Little is known with certainty about the life of Sappho, or Psappha in her native Aeolic dialect. She was born probably about 620 BCE to an aristocratic family on the island of Lesbos during a great cultural flowering in the area. Apparently her birthplace was either Eressos or Mytilene, the main city on the island, where she seems to have lived for some time. Even the names of her family members are inconsistently reported, but she does seem to have had several brothers and to have married and had a daughter named Cleis. Sappho seems also to have exchanged verses with the poet Alcaeus. Scholars have discussed her likely political connections and have proposed plausible biographical details, but these remain highly speculative. In antiquity Sappho was regularly counted among the greatest of poets and was often referred to as "the Poetess," just as Homer was called "the Poet." Plato hailed her as "the tenth Muse," and she was honored on coins and with civic statuary. Nonetheless, an ancient, scurrilous tradition attacked and ridiculed her for her evident sexual preferences. Indeed, the facts of her life have often been distorted to serve the moral or psychological ends of her readers. An Anacreontic fragment that was written in the generation after Sappho sneers at Lesbians. Sappho was lampooned by the writers of New Comedy. Ovid related the story of Phaon, who, according to some traditions, rejected Sappho's love and caused her to leap from a rock to her death. Christian moralists pronounced anathemas upon her. Many modern editors have exercised "gallantry" and "discretion" by eliminating or changing words or lines in her poems that they believed would be misunderstood by readers. This history of her reception is itself part of Sappho's significance. The reception of Sappho's poetry through the past 70 years has been extremely positive, with poets, scholars, publishers, and cultural figures bringing renewed and sustained attention to this ancient poet, for whom so little is known. Various translations, adaptations, and books of scholarly research have been published in the early 21st century to rethink and reimagine Sappho both as an historical figure and an important figure in debates about sexuality and gender. Source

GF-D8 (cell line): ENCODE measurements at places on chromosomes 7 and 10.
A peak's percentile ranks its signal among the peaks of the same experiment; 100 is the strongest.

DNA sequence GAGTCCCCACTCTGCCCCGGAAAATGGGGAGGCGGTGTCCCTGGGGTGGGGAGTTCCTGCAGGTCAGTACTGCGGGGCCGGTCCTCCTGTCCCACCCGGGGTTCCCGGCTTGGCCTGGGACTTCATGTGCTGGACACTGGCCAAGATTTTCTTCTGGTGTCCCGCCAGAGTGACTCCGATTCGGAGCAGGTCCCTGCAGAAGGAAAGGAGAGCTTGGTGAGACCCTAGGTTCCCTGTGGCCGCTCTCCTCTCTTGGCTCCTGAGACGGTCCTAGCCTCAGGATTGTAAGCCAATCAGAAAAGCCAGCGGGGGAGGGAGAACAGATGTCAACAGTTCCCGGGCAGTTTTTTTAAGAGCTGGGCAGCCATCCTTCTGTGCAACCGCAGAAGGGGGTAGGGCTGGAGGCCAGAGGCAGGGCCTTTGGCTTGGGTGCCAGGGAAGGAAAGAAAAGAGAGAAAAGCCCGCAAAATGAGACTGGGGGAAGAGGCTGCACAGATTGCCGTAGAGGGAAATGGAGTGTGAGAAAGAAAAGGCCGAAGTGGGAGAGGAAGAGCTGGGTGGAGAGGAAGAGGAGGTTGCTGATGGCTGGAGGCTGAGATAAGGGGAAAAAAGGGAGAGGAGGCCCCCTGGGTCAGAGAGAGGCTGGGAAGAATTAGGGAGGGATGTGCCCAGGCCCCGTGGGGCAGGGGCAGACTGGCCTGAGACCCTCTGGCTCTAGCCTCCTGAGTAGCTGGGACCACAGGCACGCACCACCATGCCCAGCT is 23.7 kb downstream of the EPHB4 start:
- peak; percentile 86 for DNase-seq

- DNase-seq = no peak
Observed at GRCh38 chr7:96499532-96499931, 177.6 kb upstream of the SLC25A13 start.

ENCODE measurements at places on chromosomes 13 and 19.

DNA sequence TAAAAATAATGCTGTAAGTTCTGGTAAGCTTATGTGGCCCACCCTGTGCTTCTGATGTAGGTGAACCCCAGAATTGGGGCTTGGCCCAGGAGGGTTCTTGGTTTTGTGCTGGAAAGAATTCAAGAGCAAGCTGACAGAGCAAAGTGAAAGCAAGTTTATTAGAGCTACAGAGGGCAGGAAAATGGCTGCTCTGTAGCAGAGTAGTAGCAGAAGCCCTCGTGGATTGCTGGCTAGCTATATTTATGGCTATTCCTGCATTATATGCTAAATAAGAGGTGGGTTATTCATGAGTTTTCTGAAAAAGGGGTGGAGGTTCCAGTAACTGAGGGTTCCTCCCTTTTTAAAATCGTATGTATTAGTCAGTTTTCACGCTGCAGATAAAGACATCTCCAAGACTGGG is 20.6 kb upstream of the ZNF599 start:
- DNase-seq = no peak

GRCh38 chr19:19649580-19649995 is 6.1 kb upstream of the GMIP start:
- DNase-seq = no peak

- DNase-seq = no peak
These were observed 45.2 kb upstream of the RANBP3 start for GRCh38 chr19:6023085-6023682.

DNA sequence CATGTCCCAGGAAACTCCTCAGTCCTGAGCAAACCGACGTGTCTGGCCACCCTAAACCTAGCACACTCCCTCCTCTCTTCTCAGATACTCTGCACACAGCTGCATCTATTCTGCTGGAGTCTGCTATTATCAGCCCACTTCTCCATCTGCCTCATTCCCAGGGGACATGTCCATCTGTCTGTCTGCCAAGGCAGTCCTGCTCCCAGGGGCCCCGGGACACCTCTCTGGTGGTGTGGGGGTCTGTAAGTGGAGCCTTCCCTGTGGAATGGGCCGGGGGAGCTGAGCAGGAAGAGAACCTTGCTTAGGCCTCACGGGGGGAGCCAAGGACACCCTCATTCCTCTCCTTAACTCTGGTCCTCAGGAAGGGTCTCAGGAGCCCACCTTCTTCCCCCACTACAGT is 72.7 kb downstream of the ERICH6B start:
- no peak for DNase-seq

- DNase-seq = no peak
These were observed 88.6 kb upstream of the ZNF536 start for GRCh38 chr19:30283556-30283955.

[It’s no use / Mother dear...]

translated by Mary Barnard


It’s no use


Mother dear, I

can’t finish my


            You may

blame Aphrodite


soft as she is


she has almost

killed me with

love for that boy





Literary Movements:


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LGBTQ+ Experience

Love & Relationships

Literary Devices:


a line break interrupting the middle of a phrase which continues on to the next line